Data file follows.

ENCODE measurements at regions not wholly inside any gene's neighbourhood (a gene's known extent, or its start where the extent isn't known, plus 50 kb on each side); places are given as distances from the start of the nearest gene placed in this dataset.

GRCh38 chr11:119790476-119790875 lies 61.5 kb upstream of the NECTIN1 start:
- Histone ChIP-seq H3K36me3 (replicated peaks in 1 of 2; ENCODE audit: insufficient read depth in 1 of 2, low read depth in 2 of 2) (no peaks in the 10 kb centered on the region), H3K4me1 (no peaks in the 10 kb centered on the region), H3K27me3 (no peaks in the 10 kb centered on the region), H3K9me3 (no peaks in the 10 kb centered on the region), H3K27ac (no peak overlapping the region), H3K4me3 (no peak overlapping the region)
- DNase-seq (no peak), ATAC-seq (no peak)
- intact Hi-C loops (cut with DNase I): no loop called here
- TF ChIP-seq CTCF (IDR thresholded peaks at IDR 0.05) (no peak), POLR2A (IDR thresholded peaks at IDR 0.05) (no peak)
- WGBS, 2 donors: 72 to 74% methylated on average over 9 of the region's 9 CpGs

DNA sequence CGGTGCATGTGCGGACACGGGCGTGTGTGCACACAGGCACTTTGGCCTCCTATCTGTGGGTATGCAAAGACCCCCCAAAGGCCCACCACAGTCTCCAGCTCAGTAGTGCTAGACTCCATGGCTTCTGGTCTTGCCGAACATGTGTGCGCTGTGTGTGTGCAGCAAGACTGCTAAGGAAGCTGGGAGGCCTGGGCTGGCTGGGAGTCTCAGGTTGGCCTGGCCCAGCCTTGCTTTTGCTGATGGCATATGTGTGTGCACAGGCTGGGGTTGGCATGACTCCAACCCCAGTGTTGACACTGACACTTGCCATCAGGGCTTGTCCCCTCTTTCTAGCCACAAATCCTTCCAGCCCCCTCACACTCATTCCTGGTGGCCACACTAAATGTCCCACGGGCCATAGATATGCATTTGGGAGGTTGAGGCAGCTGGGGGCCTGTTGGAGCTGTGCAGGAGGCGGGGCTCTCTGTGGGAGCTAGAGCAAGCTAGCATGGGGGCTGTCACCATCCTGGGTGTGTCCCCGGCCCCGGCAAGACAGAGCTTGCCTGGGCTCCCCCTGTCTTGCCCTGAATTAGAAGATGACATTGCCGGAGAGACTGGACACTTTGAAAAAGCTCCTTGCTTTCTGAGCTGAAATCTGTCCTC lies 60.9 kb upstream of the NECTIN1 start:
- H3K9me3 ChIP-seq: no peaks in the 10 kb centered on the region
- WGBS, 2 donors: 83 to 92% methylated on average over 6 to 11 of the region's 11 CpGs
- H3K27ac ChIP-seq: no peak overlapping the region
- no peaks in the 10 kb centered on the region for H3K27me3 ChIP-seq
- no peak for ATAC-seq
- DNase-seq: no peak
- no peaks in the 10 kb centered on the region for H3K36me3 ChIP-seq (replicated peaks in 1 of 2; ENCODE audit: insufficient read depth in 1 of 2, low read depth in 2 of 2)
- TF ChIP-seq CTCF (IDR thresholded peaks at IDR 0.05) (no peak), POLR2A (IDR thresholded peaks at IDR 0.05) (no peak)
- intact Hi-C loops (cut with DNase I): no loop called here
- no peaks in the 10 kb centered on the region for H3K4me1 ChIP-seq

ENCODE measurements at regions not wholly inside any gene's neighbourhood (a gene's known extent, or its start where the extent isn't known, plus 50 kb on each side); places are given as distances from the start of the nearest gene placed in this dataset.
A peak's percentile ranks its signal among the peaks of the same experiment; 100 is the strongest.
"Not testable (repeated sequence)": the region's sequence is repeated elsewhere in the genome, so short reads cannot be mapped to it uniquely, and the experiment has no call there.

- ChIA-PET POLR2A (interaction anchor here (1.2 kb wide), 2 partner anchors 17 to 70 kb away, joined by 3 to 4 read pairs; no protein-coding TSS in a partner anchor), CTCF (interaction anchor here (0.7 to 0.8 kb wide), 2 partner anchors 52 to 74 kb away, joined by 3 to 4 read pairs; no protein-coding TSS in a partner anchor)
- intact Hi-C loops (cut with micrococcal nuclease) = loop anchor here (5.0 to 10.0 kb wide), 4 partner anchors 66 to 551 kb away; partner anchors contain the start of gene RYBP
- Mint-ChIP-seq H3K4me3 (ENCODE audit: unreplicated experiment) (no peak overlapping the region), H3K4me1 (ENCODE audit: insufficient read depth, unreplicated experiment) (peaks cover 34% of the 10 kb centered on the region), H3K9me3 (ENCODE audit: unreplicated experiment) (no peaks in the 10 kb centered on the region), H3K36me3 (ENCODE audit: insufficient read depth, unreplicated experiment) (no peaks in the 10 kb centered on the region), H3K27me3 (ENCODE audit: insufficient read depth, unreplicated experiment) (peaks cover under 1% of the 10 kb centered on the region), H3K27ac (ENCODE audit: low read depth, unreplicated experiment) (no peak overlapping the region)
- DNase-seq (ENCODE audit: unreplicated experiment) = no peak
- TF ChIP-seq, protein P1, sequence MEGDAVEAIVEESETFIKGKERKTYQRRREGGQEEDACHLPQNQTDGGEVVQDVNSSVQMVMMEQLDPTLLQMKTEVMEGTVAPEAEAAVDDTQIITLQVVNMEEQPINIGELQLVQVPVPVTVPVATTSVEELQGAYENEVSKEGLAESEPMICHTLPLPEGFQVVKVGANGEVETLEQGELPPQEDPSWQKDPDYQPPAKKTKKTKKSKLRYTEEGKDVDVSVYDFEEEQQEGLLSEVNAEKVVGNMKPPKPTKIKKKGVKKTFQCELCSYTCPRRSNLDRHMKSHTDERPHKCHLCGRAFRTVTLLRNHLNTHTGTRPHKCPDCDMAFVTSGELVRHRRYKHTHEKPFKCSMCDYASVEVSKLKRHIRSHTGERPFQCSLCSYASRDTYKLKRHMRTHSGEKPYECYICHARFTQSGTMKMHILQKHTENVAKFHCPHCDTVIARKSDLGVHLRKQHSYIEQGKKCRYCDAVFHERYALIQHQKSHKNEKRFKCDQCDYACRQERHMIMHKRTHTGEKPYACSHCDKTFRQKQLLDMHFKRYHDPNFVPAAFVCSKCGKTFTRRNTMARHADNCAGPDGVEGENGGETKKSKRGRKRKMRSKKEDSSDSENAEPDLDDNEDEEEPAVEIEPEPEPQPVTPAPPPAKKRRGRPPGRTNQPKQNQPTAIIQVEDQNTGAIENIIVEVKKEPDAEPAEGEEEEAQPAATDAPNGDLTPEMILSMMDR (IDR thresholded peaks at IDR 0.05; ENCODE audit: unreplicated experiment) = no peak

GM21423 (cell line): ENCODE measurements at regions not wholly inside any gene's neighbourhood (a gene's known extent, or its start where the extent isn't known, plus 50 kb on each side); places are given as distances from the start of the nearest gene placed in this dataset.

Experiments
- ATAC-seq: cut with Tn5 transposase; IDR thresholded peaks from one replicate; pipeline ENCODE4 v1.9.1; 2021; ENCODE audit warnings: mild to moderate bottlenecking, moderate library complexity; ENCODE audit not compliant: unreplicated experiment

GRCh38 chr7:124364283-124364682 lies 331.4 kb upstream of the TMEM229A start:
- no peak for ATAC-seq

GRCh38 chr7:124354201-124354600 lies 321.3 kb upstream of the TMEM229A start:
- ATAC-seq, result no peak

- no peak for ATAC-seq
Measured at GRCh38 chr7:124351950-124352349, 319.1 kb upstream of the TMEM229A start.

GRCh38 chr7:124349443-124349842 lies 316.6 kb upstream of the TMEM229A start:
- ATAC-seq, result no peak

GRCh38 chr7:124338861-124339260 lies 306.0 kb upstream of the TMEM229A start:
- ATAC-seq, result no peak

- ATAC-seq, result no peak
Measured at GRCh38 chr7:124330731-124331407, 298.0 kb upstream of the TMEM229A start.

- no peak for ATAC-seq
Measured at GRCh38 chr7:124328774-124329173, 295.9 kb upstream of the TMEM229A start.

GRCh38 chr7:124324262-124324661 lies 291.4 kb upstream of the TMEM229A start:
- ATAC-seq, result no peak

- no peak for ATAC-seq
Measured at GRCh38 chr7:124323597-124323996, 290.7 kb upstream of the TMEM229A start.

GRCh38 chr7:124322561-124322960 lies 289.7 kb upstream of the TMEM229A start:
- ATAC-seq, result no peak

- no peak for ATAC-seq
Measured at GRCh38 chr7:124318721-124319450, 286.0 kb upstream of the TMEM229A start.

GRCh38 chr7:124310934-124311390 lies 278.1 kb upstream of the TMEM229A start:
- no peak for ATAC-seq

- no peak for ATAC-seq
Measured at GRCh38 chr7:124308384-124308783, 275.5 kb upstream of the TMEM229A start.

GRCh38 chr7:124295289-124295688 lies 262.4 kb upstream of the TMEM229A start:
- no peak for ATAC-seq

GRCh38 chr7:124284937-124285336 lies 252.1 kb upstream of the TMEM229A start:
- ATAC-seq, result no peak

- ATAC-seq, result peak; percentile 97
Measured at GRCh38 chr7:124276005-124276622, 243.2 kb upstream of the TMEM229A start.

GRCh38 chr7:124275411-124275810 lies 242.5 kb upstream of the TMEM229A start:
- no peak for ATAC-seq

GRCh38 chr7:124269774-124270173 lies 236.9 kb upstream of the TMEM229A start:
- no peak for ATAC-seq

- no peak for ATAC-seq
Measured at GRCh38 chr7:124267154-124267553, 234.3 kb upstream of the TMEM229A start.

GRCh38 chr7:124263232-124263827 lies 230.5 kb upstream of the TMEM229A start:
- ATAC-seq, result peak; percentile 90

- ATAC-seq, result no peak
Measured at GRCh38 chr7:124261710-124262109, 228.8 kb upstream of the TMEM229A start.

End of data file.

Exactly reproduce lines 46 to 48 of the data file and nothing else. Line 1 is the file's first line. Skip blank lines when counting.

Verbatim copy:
- no peak for ATAC-seq
Measured at GRCh38 chr7:124323597-124323996, 290.7 kb upstream of the TMEM229A start.

GRCh38 chr7:124322561-124322960 lies 289.7 kb upstream of the TMEM229A start: